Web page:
26 June 2018
Over the past few weeks I’ve been tuning into Radio Scotland on a Sunday afternoon to catch Grant’s excellent show about all things vinyl. Filling the summer gap, left by football, this is the second year the show has been aired, and the content has remained as varied this year as it was last. As the name of the show implies, all the music played on it is on vinyl. Sometimes the records are from Mr Stott’s every increasing personal collection, and sometimes they are sourced from the BBC’s library and archives. There’s something quite therapeutic about hearing the crackles and imperfections of other people’s vinyl being played. I’m sure from the DJ’s perspective there is also great satisfaction in lining up tracks ready to play. That’s a skill in itself, and more substantial than just pressing buttons.
In addition to the music, Grant has been chatting to a host of different artists about their music, their record collections and their love of vinyl. This year he has also been asking one or two of his guests to suggest an album to go into his “Vinyl Collective Collection” – a selection of 20 essential albums that anyone, embarking on their vinyl journey, should consider adding to their library.
This is building into a fascination and diverse set of records. ABC’s The Lexion of Love, Stevie Wonder’s Songs in the Key of Life, Joni Mitchell’s Blue, The Beatles’ Revolver, Fleetwood Mac’s Rumours, and George Michael’s Listen Without Prejudice are all albums that have been selected by Grant, his guests or his listeners.
This made me ask myself, what vinyl album would I choose to add to this exclusive selection? People who know me, would immediately expect me to pick something by the Pet Shop Boys. Certainly their first offering, Please, was ground-breaking and Behaviour is still one of my favourite albums of all time. But for the answer I needed to dig through my own personal vinyl collection to refresh my memory on what I owned, and it didn’t take me long to decide.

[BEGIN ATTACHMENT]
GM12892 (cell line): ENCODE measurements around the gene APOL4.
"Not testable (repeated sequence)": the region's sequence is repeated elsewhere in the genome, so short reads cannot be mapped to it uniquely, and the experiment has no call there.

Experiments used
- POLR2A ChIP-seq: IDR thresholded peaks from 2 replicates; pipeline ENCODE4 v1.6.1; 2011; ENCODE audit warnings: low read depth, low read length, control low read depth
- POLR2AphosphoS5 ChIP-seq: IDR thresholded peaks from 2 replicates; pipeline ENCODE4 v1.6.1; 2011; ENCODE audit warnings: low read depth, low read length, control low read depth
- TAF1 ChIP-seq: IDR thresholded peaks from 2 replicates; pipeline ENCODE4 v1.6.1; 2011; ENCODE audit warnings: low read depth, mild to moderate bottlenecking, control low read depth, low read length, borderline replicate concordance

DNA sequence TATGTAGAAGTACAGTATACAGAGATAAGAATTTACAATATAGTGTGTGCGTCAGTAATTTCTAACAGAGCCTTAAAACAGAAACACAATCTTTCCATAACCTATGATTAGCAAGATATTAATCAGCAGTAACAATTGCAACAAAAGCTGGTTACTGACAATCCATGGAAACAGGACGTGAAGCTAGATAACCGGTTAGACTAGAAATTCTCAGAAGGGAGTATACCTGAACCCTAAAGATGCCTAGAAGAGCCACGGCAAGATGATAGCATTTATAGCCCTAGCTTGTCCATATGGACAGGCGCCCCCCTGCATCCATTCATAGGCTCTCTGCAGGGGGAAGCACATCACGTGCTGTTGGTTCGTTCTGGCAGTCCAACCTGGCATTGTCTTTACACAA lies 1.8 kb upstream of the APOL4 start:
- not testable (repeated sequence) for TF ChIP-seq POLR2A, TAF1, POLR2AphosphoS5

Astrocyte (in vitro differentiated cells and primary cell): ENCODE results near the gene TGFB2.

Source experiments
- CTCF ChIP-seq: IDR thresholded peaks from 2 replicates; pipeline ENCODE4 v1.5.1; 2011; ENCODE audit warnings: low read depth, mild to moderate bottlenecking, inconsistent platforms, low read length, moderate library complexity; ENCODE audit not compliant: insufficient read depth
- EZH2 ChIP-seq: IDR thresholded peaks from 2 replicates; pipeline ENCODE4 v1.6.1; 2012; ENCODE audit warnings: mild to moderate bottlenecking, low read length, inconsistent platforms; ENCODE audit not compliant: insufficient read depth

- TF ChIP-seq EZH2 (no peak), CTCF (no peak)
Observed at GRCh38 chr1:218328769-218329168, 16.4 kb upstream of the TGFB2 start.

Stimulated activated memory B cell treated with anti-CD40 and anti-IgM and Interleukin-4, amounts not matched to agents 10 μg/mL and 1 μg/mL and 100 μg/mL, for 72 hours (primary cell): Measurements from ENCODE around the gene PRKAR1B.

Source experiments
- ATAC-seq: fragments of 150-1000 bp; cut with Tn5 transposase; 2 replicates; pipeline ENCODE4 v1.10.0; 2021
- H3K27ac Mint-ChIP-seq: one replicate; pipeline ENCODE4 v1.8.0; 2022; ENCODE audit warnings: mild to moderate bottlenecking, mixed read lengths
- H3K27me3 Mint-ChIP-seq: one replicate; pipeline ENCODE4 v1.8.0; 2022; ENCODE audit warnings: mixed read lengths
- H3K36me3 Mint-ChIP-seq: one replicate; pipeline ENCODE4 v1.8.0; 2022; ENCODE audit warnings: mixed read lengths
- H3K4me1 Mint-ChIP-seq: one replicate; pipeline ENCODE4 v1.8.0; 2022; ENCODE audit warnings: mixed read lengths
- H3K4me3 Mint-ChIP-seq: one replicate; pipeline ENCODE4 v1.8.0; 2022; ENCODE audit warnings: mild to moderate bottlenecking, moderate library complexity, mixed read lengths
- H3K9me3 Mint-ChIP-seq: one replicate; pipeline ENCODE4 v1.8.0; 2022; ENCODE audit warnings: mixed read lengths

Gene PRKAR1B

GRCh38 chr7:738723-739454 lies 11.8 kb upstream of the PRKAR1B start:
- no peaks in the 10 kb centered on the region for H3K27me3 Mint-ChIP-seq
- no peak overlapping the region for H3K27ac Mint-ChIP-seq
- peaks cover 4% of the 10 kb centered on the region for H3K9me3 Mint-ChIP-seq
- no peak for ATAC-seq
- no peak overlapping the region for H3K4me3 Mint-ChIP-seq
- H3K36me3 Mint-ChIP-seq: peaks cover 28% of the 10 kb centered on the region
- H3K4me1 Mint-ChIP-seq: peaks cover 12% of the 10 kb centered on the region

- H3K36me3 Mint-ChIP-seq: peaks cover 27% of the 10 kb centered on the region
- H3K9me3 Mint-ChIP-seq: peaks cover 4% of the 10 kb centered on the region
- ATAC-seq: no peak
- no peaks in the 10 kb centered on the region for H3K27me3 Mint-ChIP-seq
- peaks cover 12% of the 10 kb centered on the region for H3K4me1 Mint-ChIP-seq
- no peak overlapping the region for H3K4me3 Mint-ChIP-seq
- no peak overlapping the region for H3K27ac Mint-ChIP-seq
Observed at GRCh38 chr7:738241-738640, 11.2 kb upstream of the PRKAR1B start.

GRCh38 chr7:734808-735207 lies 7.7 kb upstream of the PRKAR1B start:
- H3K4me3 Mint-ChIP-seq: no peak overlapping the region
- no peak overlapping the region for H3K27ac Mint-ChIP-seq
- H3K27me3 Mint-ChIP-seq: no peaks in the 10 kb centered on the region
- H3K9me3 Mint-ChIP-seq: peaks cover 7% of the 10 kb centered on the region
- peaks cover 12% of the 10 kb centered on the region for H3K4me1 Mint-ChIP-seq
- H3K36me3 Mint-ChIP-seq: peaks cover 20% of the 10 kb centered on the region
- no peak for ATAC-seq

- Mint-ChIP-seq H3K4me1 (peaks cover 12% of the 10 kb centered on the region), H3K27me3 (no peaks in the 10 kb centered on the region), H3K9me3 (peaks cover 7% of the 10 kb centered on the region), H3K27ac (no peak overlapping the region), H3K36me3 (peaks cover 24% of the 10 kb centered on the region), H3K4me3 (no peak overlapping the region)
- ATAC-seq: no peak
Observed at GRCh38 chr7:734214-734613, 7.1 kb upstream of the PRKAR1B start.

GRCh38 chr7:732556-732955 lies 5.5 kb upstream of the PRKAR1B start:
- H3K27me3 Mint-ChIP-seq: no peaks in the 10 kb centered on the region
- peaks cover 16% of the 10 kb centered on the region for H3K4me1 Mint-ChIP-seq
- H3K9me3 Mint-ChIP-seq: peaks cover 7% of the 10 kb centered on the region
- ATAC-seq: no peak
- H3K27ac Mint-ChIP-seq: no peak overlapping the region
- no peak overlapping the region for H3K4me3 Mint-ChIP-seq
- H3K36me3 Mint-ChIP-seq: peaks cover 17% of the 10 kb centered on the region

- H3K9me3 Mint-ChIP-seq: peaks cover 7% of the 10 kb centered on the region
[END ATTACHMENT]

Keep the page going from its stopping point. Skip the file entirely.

Nile Rodgers, together with band co-founder Bernard Edwards, formed Chic in the 1970s. Together the music they created has influence so many, and so much. Although Le Freak, from their second album C’est Chic became their breakthrough single, Everybody Dance and Dance, Dance, Dance (Yowsah, Yowsah, Yowsah), songs from their first album Chic, are equally important. Good Times, the lead track from the band’s third album Risqué, was not only a massive hit for the band, but would also be sampled by Grandmaster Flash, the Sugarhill Gang, Blondie, Queen and Daft Punk. Quick to maximise on Chic’s new popularity, in 1979 their label Atlantic Records released a compilation entitled Les Plus Grands Succès De Chic. This was the piece of vinyl I purchased as a teenager, as disco fever swept around the world. I love this album, and play it as much now, as the day I bought it. It’s simply joyous uplifting music, that never fails to raise your spirits or urges you to get up on a dancfloor.
I doubt whether my choice would make it in to Mr Stott’s Vinyl Collective Collection, because it’s a greatest hits album rather than a standalone piece of work. But I felt the need to express my admiration for Chic, and latterly the songwriting, production and collaboration talents of Nile Rodgers with artists such as Sister Sledge, Diana Ross, David Bowie, Duran Duran, Madonna, Daft Punk and Laura Mvula. A true genius of music who should be celebrated more often.